Kenya’s economy will continue to outperform Africa’s average in the next three years despite a looming drought and volatile electoral politics, World Bank (WB) says in its latest update.
The country’s growth is set to hit a six per cent this year, way above the sub-Saharan Africa’s 2.9 per cent, the Bank says. That gives Kenya the third fastest growth in eastern Africa, just behind Ethiopia’s 8.9 per cent and Tanzania 7.1 per cent.
The economy is expected to maintain the tempo, growing at 6.1 per cent both in 2018 and 2019.
By comparison, Uganda is projected to grow by 5.6 per cent, Rwanda’s by six per cent and Burundi’s growth is forecast at 2.5 per cent.
“Sub-Saharan African growth is expected to pick up modestly to 2.9 per cent in 2017 as the region continues to adjust to low commodity prices,” said the World Bank in its Global Economic Prospects report for 2017 released on Tuesday.
Kenya is headed for general elections in August. Election years in Kenya tend to dampen investor confidence as political temperatures rise. Past economic surveys show that uncertainty about the electoral outcomes are among the root causes of the economic slowdown.
The UN has also predicted prolonged drought in the early part of this year. The prevailing drought has mostly hit the northern counties of Turkana, Marsabit, Wajir and Mandera, setting up the country for emergency feeding programmes.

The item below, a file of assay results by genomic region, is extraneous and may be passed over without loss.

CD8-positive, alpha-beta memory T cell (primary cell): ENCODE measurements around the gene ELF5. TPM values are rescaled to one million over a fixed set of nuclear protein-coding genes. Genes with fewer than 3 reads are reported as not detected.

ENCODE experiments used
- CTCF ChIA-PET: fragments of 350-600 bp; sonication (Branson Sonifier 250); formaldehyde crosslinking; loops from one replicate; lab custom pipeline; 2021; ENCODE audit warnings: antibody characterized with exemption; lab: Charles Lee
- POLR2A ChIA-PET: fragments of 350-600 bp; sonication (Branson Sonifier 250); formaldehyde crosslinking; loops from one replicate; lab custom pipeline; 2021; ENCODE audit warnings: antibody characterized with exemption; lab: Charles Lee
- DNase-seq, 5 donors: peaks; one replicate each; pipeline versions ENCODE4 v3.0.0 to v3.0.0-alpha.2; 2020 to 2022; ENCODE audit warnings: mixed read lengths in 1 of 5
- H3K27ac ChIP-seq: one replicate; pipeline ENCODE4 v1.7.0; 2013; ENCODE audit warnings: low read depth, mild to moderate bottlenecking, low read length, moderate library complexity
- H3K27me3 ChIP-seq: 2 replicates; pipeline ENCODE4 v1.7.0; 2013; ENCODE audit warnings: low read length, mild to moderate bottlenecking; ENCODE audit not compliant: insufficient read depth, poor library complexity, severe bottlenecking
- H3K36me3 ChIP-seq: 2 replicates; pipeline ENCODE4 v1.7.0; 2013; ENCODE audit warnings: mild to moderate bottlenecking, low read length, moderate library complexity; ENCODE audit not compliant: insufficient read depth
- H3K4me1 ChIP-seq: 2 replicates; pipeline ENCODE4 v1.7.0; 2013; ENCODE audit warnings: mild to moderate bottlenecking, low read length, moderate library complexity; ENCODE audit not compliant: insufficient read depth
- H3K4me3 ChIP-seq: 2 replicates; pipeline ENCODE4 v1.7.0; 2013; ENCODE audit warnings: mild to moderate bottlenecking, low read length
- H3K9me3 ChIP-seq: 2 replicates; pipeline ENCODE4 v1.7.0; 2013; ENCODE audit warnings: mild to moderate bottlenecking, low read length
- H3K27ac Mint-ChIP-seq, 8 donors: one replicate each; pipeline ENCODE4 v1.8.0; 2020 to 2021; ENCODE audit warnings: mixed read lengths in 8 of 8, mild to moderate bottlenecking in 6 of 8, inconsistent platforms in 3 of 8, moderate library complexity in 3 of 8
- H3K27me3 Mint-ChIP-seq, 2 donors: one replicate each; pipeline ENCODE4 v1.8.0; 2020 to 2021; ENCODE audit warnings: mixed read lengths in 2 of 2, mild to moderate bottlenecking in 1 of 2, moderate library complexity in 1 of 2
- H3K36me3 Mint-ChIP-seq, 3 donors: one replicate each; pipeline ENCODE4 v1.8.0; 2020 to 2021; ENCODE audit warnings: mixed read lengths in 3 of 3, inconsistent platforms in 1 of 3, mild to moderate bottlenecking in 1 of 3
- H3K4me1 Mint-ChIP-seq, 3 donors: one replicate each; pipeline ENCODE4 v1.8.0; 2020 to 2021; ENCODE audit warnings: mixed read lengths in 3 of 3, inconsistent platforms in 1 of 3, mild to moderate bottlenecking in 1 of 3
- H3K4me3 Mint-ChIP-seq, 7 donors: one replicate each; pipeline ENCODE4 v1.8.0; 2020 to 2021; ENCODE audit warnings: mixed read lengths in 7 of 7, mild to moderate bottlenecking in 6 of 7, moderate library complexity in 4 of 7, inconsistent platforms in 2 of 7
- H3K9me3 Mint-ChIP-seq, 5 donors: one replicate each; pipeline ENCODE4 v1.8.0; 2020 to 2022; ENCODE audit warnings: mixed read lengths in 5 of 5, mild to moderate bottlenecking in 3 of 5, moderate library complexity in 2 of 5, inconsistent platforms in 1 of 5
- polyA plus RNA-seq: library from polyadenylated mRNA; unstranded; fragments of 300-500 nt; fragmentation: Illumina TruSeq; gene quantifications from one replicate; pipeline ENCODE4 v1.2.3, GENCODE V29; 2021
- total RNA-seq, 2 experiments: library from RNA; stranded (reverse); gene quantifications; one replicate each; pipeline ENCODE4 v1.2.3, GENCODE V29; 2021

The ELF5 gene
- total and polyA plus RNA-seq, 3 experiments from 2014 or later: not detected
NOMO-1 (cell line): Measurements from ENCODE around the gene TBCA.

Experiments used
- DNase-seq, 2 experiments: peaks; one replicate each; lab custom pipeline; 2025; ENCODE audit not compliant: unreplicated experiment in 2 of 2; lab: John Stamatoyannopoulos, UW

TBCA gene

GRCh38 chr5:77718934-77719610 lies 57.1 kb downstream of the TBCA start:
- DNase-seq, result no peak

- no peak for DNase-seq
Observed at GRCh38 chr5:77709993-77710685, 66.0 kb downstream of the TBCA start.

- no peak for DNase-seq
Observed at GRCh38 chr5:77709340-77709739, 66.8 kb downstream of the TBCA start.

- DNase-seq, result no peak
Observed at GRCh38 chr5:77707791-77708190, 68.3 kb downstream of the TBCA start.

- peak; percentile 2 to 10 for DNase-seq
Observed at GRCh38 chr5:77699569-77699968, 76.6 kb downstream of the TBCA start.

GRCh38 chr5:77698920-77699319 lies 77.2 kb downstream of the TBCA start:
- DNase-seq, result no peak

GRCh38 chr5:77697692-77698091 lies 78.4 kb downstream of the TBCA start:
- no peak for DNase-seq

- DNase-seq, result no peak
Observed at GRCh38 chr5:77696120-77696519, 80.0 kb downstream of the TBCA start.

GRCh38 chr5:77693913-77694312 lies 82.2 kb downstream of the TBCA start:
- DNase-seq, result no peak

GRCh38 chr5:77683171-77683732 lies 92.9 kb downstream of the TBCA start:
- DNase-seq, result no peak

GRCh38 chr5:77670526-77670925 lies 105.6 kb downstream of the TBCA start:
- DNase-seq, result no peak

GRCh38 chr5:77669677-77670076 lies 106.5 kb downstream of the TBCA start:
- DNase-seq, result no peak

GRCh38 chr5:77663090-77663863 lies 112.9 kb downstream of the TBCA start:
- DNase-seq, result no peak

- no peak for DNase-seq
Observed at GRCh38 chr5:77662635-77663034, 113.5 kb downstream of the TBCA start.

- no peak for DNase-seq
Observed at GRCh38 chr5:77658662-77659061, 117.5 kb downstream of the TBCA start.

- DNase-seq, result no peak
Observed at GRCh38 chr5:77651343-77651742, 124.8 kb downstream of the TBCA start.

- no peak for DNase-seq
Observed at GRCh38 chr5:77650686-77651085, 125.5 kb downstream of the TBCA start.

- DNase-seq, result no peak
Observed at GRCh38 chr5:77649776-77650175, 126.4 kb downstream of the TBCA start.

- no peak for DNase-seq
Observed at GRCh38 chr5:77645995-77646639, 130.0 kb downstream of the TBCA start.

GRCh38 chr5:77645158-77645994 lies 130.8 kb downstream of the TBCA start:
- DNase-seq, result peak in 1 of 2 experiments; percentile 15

This even as the country received below average rainfall during the short rains period of October to December.
Latest statistical estimates from the International Monetary Fund’s (IMF) had predicted that Ethiopia’s economy would overtake Kenya’s buoyed by major investments in its infrastructure.
The Horn of Africa nation has experienced double-digit economic growth, averaging 10.8 per cent since 2005, which has mainly been underpinned by public-sector-led development.
While Kenya has also raised its public investments, including on big infrastructure projects, it remains significantly below that of Ethiopia.
The WB report shows growth in the sub-Saharan Africa is estimated to have slowed to 1.5 per cent in 2016, the weakest pace in over two decades, as commodity-exporting economies adjusted to low prices.
Kenya’s economy is projected to have grown by 5.9 per cent over that period.